This cartoon is a interesting example of the simplicicity of hate. It is this simplistic portrayal of existence (an "us" vs. "them" mentality... to borrow from Pink Floyd if you will) that gives hate groups their power. It seems easy in some sense for the public to hate various groups (particularly groups of people that do not look white) or for hate groups themselves to be pittied against one another (at extreme ends of an idealogical spectrum).
It seems without fail, membership in hate groups is sternly reflective of fear and ignorance toward the people firmly placed in the cross hairs by the hate group. Hate is a powerful emotion, but when it manifests in the form of hate groups it seems as if the hate is fostered and taught. There seems to be a powerful indoctrination into the hate and to the rhetoric and propaganda of a given group. It is also fascinating that religion is often manipulated by hate groups as a means by which to justify the groups disturbing line of thinking.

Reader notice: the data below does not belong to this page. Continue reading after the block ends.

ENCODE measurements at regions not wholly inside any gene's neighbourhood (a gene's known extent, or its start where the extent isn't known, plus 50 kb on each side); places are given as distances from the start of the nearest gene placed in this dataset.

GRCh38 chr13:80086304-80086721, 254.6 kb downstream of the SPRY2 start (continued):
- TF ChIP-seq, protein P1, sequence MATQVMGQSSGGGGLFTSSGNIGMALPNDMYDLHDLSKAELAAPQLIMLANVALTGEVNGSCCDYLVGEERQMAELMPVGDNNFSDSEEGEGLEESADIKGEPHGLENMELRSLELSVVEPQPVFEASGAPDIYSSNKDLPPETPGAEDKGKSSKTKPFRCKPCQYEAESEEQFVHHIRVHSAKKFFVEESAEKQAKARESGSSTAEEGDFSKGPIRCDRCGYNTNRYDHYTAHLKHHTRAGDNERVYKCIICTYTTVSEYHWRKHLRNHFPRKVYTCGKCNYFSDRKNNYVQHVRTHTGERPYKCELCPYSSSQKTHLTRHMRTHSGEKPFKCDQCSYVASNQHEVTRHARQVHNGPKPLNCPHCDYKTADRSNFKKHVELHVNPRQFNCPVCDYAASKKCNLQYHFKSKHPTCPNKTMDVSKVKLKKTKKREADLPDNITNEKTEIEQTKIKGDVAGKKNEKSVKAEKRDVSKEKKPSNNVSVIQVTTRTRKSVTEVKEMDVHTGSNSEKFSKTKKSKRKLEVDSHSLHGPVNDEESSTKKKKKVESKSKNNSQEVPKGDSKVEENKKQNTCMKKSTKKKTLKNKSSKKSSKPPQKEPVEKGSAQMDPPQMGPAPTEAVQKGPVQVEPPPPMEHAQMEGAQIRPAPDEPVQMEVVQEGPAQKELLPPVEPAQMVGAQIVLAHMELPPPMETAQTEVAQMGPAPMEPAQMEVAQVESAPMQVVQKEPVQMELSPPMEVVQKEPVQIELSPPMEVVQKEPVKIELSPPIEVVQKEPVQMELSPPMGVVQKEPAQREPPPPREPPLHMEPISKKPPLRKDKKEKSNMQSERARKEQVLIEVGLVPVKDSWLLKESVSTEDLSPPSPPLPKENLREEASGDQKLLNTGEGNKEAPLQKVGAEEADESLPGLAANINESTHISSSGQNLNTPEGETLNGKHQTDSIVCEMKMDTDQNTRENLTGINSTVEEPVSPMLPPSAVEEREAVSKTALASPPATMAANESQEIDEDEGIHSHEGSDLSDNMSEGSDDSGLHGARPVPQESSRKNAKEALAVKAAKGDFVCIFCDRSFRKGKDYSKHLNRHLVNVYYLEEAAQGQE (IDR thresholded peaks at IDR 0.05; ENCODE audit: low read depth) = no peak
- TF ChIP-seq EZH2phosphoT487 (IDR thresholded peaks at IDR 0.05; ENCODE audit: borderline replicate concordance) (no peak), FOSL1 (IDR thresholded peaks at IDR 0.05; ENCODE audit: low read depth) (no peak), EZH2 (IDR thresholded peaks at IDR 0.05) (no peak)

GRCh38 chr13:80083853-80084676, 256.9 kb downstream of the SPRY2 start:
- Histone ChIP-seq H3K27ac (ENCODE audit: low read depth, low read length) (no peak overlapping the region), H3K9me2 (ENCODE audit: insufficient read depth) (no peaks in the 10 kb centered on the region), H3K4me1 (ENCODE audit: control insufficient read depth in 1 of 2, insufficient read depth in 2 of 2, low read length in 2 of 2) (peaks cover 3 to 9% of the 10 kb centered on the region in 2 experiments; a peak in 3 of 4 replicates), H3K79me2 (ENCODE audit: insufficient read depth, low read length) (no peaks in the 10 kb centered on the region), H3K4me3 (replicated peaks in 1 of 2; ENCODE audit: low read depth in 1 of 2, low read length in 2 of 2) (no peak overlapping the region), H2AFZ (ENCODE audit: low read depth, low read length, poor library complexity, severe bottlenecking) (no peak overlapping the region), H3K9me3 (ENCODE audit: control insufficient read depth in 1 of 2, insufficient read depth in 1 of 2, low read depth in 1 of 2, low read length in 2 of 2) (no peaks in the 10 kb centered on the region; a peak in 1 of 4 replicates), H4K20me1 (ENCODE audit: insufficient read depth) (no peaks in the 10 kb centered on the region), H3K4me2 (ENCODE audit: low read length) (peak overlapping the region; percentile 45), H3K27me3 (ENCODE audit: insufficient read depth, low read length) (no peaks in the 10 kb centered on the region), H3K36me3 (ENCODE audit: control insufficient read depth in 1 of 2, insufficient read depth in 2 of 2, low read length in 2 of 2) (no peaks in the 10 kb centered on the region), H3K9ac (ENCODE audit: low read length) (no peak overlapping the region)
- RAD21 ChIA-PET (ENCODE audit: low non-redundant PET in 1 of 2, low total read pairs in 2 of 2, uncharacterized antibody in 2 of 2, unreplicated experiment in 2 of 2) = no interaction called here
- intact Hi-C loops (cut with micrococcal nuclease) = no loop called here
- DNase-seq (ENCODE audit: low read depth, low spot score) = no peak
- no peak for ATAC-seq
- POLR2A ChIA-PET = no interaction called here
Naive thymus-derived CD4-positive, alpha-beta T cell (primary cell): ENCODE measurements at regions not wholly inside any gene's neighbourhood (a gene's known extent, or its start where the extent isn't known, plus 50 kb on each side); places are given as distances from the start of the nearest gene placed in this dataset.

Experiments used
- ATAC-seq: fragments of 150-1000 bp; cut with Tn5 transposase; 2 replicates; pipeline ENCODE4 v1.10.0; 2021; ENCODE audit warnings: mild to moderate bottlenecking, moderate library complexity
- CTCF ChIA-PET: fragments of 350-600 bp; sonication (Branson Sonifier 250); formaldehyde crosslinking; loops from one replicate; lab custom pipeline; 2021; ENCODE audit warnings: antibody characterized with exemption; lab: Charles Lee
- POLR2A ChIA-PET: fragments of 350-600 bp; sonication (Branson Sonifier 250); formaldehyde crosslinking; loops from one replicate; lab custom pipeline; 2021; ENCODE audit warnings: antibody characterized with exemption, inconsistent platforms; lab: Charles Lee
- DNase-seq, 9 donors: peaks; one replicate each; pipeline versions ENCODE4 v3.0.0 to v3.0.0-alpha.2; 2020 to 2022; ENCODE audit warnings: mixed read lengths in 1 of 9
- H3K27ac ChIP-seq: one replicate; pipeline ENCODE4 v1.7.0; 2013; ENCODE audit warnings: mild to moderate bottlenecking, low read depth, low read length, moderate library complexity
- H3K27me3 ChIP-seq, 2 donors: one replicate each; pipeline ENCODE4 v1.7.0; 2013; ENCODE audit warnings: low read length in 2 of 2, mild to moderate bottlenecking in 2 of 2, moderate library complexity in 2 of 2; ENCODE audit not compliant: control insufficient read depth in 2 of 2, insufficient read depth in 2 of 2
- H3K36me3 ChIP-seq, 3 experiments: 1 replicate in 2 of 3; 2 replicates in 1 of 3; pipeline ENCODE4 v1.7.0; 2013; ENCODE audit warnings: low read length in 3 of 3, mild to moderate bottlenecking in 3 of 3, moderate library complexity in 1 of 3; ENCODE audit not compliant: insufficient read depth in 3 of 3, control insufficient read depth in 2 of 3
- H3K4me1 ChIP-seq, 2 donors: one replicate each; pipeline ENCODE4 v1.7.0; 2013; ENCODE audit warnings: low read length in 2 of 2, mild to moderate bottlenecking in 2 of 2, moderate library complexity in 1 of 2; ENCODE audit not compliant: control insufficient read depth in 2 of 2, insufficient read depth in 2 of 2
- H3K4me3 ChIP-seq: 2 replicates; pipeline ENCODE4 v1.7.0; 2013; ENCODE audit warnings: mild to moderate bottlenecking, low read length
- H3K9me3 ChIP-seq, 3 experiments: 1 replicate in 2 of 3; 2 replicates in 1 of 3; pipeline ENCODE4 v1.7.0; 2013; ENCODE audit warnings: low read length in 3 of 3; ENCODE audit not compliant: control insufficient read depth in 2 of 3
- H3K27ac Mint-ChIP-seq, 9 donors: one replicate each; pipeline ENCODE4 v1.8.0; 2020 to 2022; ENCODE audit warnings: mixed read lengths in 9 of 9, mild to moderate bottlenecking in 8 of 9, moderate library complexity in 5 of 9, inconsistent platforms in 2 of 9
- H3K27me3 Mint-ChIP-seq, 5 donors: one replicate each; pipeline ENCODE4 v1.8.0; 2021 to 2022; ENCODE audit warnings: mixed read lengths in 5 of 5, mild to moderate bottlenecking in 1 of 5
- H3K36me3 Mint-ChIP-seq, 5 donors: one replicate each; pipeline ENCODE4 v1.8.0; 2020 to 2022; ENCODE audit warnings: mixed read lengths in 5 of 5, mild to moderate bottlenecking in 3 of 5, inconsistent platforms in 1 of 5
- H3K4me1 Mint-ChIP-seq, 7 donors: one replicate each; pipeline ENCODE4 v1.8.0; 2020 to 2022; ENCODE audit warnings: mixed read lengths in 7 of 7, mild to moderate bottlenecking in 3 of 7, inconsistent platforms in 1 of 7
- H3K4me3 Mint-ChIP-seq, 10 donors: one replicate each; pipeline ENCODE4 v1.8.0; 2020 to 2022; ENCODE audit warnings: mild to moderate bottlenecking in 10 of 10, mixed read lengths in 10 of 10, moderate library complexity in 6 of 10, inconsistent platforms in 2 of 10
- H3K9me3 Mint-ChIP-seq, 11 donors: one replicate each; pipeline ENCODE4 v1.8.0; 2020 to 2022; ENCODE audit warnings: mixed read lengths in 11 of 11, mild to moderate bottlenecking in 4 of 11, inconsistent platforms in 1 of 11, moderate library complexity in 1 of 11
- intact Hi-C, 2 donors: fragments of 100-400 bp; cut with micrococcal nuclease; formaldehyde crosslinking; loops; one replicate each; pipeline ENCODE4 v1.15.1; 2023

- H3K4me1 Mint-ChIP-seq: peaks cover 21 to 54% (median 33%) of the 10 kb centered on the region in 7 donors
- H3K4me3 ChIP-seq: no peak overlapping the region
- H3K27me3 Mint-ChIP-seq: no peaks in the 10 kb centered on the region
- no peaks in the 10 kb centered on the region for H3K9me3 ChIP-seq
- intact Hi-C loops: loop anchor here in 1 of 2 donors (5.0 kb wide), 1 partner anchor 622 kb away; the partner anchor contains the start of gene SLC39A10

In order to qwell the existence and power of hate groups, we must provide people with two things: education and opportunity. These are the exact things that hate groups offer to the lost, and if we can offer the same thing through a supportive, socially just line of thinking we can produce a much more positive outcome in our communities and classsrooms.